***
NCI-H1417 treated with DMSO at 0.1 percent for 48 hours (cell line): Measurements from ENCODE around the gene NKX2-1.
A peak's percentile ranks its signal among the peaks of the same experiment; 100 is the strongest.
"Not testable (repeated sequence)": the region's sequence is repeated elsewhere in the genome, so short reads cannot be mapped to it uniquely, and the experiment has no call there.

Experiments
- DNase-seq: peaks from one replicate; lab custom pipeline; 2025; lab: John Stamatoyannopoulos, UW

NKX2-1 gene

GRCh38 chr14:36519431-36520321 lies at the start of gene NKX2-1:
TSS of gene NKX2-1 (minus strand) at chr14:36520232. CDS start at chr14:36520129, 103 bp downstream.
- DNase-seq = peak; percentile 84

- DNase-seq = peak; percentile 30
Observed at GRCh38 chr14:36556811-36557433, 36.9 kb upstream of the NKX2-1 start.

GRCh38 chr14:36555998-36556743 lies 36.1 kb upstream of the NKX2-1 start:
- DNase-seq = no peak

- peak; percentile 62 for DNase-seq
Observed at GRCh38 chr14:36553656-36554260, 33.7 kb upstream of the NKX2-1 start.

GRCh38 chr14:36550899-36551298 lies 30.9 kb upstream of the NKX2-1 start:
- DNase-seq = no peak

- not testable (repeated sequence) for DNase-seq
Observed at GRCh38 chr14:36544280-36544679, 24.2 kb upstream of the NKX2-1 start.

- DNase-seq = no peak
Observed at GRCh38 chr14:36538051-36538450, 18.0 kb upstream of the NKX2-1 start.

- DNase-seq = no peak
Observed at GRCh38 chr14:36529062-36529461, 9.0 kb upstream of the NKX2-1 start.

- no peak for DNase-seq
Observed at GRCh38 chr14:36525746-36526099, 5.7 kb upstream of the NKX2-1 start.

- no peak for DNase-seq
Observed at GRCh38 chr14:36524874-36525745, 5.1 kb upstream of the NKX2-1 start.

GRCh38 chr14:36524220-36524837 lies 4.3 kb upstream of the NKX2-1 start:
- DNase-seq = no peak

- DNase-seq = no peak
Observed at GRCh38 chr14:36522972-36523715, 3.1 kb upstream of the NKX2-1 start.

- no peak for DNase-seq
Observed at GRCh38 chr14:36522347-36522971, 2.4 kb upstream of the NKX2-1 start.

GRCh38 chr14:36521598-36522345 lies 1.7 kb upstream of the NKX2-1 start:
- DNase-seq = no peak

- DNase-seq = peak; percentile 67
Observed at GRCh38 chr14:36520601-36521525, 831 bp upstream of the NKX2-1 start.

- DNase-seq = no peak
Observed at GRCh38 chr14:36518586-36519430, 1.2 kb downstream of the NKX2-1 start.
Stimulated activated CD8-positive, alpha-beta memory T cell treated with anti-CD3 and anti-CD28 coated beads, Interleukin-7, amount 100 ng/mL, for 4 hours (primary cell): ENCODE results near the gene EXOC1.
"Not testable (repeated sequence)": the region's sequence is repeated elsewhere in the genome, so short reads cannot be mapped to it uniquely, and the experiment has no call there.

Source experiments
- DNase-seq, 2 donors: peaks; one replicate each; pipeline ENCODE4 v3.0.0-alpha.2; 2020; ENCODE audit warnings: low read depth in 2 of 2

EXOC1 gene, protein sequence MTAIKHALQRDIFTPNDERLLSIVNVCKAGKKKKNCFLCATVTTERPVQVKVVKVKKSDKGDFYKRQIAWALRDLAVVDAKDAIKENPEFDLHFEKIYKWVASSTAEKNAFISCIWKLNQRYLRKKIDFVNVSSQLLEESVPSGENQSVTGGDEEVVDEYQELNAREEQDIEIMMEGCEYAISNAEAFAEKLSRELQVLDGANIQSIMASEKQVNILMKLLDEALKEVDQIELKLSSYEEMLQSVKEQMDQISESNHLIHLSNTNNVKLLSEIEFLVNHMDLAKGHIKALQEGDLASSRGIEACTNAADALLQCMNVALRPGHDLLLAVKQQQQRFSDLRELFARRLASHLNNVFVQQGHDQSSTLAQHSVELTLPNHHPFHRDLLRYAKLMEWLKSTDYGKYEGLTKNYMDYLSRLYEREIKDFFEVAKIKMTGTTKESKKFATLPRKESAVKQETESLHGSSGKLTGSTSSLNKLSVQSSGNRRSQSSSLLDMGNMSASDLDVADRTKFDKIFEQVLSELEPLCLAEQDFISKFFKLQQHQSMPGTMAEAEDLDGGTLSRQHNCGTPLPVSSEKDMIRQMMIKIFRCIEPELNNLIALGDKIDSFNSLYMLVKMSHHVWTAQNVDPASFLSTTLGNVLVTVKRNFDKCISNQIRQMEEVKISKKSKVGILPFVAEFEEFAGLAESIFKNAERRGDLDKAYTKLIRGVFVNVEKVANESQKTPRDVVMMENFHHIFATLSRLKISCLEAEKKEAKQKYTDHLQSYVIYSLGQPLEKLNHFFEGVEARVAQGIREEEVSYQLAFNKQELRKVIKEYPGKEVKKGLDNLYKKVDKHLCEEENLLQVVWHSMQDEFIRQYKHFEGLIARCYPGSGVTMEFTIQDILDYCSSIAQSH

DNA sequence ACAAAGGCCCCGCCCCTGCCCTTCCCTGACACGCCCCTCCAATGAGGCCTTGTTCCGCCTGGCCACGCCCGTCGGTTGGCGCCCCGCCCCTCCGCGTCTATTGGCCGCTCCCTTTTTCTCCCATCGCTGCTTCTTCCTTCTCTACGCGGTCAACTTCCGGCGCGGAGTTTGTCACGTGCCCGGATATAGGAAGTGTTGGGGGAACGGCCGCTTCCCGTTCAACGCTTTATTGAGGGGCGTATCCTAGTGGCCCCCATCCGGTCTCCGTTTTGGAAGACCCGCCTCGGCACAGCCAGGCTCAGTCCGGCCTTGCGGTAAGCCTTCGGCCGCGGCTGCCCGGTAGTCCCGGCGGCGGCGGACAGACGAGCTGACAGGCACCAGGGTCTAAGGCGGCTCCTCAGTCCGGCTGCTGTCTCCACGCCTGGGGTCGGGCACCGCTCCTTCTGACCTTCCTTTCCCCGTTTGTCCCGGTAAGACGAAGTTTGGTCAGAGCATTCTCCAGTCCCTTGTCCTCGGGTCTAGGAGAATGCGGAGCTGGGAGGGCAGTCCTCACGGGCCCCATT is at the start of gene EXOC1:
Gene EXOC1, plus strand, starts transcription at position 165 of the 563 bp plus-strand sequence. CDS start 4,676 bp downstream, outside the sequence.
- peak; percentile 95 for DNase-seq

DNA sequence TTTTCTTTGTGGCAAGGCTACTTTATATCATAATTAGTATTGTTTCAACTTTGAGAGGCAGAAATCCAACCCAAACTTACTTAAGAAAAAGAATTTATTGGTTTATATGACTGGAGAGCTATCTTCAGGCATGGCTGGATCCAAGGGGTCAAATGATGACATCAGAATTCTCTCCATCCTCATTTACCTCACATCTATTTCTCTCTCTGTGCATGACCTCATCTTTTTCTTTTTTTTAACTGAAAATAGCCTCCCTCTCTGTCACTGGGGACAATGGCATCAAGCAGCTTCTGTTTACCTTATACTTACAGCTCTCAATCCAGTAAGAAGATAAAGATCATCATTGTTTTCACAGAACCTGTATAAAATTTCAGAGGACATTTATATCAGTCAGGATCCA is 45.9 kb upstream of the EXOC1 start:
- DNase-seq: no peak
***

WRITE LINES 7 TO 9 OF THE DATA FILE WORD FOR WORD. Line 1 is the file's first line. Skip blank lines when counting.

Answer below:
GRCh38 chr14:36519431-36520321 lies at the start of gene NKX2-1:
TSS of gene NKX2-1 (minus strand) at chr14:36520232. CDS start at chr14:36520129, 103 bp downstream.
- DNase-seq = peak; percentile 84